Smooth Transitions In Child Care

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by Cathy Abraham

As you know, transition times are usually the most difficult and stressful parts of the day in child care. A group of children are being asked to shift from one activity to another, and move from one task to another in a relatively short period of time. This lends itself to much movement - and for some children - opportunity! Some children have a particularly difficult time and react to any kind of confusion, lack of structure &/or chaos. You should plan on transition times requiring allof your attention and focus - this would not be the appropriate time to gather the materials necessary for the next art or cooking project.

Smooth Transitions...

  • Establish much better "discipline" in your classroom, preventing many behavior problems.
  • Allow for more time for educational activities, due to less waiting time.
  • Help children to respect you and feel secure, knowing that you are capable and competent, and the classroom is not out of control.

Here are some general thoughts on how to make transition times easier:

  • View transition times as opportunities for learning - Transitions hold many opportunities for skill-building, problem-solving, listening, following directions, and cooperation.
  • Make transitions fun - A good Teacher can make wearing two mismatched mittens sound like the most fun and exciting thing in the world just by facial expressions and tone of voice. Utilize your face and voice as teaching tools.
  • One adult should stay with the majority of the children who are ready (or not ready) and the other staff member should be facilitating the rest of the group. - Strategically positioning yourself is an invaluable tool during transitions. Do not penalize the children who are ready and doing what they should be doing. Don't let one child hold up the rest of the class because he won't put on his coat - that's giving that child a great deal of power.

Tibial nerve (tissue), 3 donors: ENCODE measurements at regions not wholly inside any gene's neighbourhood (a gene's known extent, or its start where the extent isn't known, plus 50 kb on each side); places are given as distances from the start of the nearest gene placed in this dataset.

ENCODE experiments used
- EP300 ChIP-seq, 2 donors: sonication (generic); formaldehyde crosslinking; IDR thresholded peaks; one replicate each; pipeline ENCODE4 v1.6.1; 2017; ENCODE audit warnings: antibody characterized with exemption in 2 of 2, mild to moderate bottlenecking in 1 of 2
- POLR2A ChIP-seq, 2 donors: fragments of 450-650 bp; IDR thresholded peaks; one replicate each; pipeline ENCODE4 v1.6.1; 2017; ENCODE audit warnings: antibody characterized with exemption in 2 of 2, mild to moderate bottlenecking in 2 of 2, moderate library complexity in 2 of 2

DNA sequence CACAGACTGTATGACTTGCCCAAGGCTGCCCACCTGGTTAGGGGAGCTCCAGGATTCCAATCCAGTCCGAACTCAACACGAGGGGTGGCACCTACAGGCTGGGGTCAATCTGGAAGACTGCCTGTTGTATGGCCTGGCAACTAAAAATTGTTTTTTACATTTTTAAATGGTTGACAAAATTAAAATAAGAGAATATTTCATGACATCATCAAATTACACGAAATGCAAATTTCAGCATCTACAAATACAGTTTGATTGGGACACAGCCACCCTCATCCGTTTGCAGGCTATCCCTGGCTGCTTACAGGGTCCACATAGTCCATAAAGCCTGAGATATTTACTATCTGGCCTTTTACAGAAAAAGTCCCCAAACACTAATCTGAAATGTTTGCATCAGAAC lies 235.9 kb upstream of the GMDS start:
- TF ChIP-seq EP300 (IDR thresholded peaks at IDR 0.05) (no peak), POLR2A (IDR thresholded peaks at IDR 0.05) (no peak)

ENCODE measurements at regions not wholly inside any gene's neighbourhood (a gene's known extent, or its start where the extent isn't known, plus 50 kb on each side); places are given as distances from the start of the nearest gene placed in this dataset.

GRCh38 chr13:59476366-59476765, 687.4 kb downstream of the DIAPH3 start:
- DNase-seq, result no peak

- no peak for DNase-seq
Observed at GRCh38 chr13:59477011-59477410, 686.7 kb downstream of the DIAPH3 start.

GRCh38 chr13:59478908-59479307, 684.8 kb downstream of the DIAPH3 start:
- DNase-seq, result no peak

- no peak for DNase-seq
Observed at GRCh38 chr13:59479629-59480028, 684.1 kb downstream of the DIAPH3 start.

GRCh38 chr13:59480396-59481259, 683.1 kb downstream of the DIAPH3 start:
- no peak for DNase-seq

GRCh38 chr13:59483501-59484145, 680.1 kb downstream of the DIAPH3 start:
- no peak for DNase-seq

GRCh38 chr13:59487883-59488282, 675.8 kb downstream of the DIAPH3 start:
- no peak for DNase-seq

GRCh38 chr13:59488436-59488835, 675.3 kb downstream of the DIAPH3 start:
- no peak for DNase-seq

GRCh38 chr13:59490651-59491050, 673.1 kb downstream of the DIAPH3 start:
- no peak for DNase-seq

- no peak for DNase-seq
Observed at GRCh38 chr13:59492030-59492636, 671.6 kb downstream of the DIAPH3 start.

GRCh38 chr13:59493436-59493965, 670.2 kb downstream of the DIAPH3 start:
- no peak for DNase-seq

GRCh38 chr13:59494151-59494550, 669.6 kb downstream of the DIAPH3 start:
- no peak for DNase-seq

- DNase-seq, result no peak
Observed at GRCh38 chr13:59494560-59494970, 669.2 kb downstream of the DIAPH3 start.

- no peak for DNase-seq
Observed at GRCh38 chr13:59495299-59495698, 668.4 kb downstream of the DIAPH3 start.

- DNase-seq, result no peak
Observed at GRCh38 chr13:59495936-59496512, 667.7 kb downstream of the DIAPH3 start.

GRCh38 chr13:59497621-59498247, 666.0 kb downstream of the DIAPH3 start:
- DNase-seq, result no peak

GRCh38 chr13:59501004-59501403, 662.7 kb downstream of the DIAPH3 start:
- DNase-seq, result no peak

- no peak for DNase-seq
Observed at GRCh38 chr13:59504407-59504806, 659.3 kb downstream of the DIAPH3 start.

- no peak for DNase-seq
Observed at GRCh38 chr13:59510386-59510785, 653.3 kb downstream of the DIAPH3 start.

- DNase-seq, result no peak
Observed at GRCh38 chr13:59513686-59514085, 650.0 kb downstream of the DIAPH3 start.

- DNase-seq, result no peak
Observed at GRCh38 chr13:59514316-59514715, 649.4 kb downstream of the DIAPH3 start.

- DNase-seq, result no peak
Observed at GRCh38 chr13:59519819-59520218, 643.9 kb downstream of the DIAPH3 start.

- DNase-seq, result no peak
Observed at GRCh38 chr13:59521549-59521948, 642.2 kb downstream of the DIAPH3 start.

• Eliminate 'Lining Up' and minimize waiting. - Lining up lends itself to children being in each others' body space. This often leads to pushing, shoving, kicking and whining. Movement in small groups is preferable - and much more manageable. Stagger small groups of children. If you must line-up, or there is an unexpected wait for the next activity (example: lunch is late), use fingerplays, songs and games that require no props are essential. Think about how difficult it is for us (as adults) to wait in a grocery store line for more than a couple of minutes. Multiply that by ten! A good Teacher has a repertoire of fun little games and activities they can 'pull out of a hat' at any given moment, and also utilizes teachable moments to talk and process the child's experiences of the day, while encouraging cognitive development.
  • Give children adequate time to prepare for transitions. - You like to know what is coming next in your day, don't you? Do you like it when you're right in the middle of something and someone demands that you stop right now and do something else? We need to be respectful of children and their choices. They need to mentally prepare for changes, and feel that they have some control within their environment and their day. Predictable cues can also be an effective and helpful tool. Children respond to structure and routines, and consistency enables them to feel safe, secure, and more in control and competent.